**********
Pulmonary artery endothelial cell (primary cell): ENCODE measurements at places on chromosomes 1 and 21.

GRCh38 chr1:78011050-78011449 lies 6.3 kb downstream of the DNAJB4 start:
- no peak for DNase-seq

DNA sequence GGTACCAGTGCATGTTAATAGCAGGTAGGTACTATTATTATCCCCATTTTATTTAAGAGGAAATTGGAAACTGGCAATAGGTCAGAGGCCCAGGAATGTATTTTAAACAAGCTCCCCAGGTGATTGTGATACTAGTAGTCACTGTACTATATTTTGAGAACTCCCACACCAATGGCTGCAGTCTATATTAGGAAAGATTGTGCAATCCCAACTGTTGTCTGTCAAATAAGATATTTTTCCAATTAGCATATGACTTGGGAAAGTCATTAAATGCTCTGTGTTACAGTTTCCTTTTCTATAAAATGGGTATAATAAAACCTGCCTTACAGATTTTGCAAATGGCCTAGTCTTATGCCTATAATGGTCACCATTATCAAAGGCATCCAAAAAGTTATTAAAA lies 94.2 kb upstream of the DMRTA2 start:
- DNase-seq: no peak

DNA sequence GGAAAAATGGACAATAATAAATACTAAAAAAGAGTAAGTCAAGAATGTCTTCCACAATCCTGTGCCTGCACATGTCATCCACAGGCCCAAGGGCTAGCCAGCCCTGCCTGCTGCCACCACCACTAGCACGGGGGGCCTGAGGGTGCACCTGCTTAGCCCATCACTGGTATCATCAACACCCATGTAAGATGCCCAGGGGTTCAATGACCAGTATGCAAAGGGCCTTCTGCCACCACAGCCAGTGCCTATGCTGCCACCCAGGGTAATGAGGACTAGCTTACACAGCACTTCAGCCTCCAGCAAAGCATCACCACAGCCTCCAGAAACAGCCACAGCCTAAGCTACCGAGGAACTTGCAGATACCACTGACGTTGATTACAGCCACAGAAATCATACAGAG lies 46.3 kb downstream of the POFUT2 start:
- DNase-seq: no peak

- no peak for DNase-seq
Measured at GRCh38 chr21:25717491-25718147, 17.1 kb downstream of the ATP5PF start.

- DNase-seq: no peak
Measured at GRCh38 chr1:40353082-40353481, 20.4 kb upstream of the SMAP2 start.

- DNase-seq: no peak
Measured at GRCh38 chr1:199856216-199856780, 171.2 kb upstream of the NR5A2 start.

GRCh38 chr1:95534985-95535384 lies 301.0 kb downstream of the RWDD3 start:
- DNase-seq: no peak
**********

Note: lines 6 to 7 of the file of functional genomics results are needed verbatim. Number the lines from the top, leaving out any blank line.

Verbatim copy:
DNA sequence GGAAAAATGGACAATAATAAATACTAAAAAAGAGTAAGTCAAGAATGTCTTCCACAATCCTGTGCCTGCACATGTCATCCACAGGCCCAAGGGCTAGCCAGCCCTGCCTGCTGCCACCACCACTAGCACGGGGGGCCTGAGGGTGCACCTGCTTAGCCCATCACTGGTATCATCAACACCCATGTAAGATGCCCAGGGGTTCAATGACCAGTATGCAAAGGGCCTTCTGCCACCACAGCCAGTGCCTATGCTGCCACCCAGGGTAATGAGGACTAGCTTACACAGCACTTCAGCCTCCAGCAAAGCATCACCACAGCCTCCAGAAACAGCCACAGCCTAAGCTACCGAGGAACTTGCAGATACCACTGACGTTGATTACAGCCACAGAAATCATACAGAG lies 46.3 kb downstream of the POFUT2 start:
- DNase-seq: no peak